Jews victims of prejudice in Hungary
BUDAPEST: Hungary’s Jewish community, one of the biggest in Europe, is struggling with a rise in anti-semitism, according to recent surveys, even as Europe marks the 75th anniversary of Kristallnacht.
A report by the EU Fundamental Rights Agency (FRA) showed anti- Semitism has worsened across Europe over the past five years, facilitated by social media and file-sharing websites.
But it was Hungary, France and Belgium that reported the highest rates of anti-Semitism, as well as vandalism and open hostility in the street, the study showed.
The report was released ahead of the anniversary this weekend of the Night of Broken Glass pogrom, which saw Nazi thugs smash up Jewish businesses and synagogues throughout Germany in 1938.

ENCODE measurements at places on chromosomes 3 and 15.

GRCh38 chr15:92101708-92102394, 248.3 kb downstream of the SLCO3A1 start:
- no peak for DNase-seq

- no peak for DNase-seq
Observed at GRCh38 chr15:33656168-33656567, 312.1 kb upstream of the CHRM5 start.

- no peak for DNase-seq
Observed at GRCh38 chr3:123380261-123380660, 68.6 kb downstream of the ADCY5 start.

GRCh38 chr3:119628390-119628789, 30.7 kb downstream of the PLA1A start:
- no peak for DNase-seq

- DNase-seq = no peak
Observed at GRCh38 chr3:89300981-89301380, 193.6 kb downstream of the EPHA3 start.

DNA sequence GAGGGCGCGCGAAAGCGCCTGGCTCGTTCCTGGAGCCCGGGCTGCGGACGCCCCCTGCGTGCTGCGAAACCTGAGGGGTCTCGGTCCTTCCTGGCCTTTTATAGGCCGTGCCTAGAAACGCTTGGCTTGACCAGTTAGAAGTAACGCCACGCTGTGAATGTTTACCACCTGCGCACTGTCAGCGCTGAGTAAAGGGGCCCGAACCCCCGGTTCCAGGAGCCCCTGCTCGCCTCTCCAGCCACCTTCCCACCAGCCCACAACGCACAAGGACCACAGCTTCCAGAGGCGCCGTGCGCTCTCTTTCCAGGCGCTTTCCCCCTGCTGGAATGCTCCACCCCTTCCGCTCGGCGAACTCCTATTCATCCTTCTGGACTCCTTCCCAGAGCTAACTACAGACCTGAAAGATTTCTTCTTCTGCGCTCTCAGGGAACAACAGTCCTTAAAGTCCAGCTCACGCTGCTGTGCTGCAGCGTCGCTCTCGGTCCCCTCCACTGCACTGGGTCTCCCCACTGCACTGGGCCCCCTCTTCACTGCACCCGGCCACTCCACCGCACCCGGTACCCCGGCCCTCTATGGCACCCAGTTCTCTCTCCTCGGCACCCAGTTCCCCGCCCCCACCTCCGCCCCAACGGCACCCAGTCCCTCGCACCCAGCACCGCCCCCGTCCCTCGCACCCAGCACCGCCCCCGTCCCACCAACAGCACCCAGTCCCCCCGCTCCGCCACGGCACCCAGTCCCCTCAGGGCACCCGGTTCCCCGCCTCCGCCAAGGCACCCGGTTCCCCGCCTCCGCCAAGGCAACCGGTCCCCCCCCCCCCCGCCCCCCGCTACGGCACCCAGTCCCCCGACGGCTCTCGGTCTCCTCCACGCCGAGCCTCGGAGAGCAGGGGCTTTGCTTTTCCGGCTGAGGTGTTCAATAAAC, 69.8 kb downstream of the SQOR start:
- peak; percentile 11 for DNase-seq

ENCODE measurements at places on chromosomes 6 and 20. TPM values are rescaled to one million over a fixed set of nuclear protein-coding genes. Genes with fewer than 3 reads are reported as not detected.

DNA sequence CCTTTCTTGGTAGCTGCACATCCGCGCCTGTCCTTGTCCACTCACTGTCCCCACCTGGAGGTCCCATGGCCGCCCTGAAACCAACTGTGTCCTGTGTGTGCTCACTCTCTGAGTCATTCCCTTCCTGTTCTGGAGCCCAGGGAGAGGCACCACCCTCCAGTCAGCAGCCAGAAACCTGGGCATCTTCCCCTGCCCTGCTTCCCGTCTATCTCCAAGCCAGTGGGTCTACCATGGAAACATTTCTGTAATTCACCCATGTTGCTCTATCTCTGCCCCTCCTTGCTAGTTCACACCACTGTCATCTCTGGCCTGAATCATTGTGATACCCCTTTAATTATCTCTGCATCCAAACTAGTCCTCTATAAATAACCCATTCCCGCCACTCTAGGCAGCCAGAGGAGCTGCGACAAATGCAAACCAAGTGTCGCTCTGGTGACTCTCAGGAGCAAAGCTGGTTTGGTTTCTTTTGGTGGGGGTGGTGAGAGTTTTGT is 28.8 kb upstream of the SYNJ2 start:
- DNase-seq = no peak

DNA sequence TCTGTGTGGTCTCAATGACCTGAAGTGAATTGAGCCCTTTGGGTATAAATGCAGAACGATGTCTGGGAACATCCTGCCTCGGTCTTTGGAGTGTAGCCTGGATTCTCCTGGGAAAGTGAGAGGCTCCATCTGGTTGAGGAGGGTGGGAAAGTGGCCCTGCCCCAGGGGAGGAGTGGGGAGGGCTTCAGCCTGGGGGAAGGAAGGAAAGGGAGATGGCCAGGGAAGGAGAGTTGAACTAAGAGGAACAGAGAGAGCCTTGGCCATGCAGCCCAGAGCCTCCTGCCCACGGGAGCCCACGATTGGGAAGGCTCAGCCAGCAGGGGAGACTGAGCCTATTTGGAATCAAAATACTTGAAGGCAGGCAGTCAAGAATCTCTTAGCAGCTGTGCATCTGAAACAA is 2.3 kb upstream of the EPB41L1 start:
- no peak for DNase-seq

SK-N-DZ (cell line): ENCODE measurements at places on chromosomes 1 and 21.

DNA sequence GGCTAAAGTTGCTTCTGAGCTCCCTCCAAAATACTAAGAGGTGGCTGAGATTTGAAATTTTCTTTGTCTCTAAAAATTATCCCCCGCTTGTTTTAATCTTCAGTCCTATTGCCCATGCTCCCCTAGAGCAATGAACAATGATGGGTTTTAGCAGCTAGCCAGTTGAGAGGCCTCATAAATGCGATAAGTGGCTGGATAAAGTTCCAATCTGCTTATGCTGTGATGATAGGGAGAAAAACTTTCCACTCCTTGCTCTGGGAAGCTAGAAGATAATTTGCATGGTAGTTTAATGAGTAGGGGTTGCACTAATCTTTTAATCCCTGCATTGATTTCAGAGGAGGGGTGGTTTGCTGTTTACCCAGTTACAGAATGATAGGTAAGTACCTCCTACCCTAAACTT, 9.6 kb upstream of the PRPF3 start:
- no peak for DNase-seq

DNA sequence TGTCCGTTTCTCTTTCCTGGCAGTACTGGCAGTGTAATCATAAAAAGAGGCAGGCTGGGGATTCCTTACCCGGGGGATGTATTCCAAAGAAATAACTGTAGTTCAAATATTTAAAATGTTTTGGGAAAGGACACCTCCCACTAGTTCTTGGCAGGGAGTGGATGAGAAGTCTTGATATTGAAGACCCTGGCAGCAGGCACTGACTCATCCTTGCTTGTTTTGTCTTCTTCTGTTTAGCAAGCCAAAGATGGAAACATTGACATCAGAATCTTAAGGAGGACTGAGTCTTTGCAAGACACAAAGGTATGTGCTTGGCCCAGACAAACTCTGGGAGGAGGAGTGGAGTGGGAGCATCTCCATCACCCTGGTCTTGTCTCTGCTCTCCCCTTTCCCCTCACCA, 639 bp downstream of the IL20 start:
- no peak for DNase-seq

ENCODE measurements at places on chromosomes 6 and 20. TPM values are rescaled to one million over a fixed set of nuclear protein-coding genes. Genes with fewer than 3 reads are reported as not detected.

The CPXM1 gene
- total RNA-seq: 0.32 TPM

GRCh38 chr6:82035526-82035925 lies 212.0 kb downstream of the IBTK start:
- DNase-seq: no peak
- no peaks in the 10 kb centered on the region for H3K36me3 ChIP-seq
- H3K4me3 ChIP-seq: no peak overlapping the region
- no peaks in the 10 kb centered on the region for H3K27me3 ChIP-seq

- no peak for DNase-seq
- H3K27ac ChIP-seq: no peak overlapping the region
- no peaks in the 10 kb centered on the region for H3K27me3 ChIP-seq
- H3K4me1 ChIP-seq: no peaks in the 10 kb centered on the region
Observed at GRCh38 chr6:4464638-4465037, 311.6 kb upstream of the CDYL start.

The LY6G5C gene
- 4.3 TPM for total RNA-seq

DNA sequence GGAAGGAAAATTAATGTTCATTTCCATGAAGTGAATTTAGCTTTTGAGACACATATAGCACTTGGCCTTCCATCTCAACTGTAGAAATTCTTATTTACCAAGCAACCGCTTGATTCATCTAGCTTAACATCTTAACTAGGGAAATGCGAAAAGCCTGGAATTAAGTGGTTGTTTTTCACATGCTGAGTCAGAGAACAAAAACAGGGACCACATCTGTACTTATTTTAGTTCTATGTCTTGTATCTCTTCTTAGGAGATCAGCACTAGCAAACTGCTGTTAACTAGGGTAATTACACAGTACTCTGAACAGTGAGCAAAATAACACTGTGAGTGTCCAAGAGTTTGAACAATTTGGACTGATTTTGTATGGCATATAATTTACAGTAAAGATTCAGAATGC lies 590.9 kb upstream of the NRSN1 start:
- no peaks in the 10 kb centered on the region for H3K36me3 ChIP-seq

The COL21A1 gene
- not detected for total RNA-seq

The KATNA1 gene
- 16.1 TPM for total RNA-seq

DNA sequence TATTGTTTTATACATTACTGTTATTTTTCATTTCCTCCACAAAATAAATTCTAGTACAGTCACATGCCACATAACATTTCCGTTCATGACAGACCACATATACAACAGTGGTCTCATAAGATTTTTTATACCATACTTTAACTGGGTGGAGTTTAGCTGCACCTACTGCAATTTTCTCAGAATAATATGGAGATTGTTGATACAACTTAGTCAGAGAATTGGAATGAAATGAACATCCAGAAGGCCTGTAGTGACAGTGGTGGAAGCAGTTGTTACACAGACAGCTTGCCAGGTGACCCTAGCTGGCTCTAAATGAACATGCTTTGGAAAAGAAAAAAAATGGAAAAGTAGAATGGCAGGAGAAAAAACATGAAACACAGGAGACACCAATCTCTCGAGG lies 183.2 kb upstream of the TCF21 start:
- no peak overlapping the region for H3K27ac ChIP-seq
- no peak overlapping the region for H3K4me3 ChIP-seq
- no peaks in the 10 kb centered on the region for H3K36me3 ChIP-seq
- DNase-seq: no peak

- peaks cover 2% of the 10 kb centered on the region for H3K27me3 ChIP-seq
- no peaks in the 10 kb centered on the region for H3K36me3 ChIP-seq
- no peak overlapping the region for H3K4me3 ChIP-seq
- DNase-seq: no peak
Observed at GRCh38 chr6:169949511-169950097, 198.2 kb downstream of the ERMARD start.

“Older Jews, Holocaust survivors and their children are afraid…,” said Janos Gado, an editor with Hungarian Jewish newspaper Szombat.
A study by Andras Kovacs from Budapest’s Central European University pinned much of the blame on the openly anti- Semitic Jobbik party, which won 17 percent of the vote in 2010 elections.
In the past two years, Hungary’s chief rabbi was sworn at on a Budapest street, antiSemitic chants were heard at a football match against Israel and pig’s trotters were placed on a statue of Raoul Wallenberg, the Swedish diplomat who saved thousands of Budapest Jews in World War II.
The nationalist rhetoric adopted by prime minister Viktor Orban has also been blamed for anti-semitism. – Sapa-AFP